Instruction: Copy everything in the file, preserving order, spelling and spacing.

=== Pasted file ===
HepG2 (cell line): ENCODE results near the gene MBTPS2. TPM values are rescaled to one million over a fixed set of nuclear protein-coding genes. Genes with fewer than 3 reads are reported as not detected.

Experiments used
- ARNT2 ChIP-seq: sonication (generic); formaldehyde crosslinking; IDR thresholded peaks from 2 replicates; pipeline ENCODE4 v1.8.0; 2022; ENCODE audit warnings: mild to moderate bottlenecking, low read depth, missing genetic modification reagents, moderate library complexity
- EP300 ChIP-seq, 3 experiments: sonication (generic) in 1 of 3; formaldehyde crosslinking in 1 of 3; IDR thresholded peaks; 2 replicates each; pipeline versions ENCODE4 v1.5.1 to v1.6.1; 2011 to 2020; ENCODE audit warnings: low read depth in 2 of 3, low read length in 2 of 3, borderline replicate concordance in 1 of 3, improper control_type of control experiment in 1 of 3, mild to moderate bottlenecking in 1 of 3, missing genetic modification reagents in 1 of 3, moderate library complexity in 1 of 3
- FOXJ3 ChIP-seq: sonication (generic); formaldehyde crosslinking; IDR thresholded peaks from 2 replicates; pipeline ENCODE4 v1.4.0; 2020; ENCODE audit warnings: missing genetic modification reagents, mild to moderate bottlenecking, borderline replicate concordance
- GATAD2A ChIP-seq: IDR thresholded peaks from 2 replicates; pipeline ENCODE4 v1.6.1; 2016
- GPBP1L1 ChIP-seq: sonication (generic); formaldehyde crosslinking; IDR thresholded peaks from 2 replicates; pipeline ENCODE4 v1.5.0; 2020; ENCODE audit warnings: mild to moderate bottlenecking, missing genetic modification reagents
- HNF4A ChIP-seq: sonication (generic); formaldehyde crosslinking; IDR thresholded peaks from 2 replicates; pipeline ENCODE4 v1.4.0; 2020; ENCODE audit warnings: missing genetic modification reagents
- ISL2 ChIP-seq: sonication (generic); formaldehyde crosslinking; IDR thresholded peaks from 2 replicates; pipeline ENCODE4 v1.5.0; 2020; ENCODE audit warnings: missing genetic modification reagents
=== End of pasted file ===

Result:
HepG2 (cell line): ENCODE results near the gene MBTPS2. TPM values are rescaled to one million over a fixed set of nuclear protein-coding genes. Genes with fewer than 3 reads are reported as not detected.

Experiments used
- ARNT2 ChIP-seq: sonication (generic); formaldehyde crosslinking; IDR thresholded peaks from 2 replicates; pipeline ENCODE4 v1.8.0; 2022; ENCODE audit warnings: mild to moderate bottlenecking, low read depth, missing genetic modification reagents, moderate library complexity
- EP300 ChIP-seq, 3 experiments: sonication (generic) in 1 of 3; formaldehyde crosslinking in 1 of 3; IDR thresholded peaks; 2 replicates each; pipeline versions ENCODE4 v1.5.1 to v1.6.1; 2011 to 2020; ENCODE audit warnings: low read depth in 2 of 3, low read length in 2 of 3, borderline replicate concordance in 1 of 3, improper control_type of control experiment in 1 of 3, mild to moderate bottlenecking in 1 of 3, missing genetic modification reagents in 1 of 3, moderate library complexity in 1 of 3
- FOXJ3 ChIP-seq: sonication (generic); formaldehyde crosslinking; IDR thresholded peaks from 2 replicates; pipeline ENCODE4 v1.4.0; 2020; ENCODE audit warnings: missing genetic modification reagents, mild to moderate bottlenecking, borderline replicate concordance
- GATAD2A ChIP-seq: IDR thresholded peaks from 2 replicates; pipeline ENCODE4 v1.6.1; 2016
- GPBP1L1 ChIP-seq: sonication (generic); formaldehyde crosslinking; IDR thresholded peaks from 2 replicates; pipeline ENCODE4 v1.5.0; 2020; ENCODE audit warnings: mild to moderate bottlenecking, missing genetic modification reagents
- HNF4A ChIP-seq: sonication (generic); formaldehyde crosslinking; IDR thresholded peaks from 2 replicates; pipeline ENCODE4 v1.4.0; 2020; ENCODE audit warnings: missing genetic modification reagents
- ISL2 ChIP-seq: sonication (generic); formaldehyde crosslinking; IDR thresholded peaks from 2 replicates; pipeline ENCODE4 v1.5.0; 2020; ENCODE audit warnings: missing genetic modification reagents